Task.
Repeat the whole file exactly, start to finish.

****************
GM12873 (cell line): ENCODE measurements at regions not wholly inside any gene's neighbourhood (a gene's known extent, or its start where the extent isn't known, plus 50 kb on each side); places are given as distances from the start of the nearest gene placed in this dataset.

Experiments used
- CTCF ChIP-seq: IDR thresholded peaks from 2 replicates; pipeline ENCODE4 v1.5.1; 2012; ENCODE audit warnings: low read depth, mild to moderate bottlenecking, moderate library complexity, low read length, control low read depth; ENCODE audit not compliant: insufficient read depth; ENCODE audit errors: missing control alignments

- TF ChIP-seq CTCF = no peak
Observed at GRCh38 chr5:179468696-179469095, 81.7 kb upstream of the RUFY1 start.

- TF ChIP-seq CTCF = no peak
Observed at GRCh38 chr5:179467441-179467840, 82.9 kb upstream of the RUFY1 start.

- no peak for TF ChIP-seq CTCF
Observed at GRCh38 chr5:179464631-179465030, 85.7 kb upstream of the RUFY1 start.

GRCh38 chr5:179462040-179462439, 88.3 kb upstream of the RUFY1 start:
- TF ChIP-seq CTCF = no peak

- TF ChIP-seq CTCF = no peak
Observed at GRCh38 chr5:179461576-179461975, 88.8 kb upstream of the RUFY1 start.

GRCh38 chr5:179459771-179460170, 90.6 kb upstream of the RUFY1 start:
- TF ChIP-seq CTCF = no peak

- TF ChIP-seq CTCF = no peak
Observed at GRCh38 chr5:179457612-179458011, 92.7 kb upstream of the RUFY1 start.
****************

GM12873 (cell line): ENCODE measurements at regions not wholly inside any gene's neighbourhood (a gene's known extent, or its start where the extent isn't known, plus 50 kb on each side); places are given as distances from the start of the nearest gene placed in this dataset.

Experiments used
- CTCF ChIP-seq: IDR thresholded peaks from 2 replicates; pipeline ENCODE4 v1.5.1; 2012; ENCODE audit warnings: low read depth, mild to moderate bottlenecking, moderate library complexity, low read length, control low read depth; ENCODE audit not compliant: insufficient read depth; ENCODE audit errors: missing control alignments

- TF ChIP-seq CTCF = no peak
Observed at GRCh38 chr5:179468696-179469095, 81.7 kb upstream of the RUFY1 start.

- TF ChIP-seq CTCF = no peak
Observed at GRCh38 chr5:179467441-179467840, 82.9 kb upstream of the RUFY1 start.

- no peak for TF ChIP-seq CTCF
Observed at GRCh38 chr5:179464631-179465030, 85.7 kb upstream of the RUFY1 start.

GRCh38 chr5:179462040-179462439, 88.3 kb upstream of the RUFY1 start:
- TF ChIP-seq CTCF = no peak

- TF ChIP-seq CTCF = no peak
Observed at GRCh38 chr5:179461576-179461975, 88.8 kb upstream of the RUFY1 start.

GRCh38 chr5:179459771-179460170, 90.6 kb upstream of the RUFY1 start:
- TF ChIP-seq CTCF = no peak

- TF ChIP-seq CTCF = no peak
Observed at GRCh38 chr5:179457612-179458011, 92.7 kb upstream of the RUFY1 start.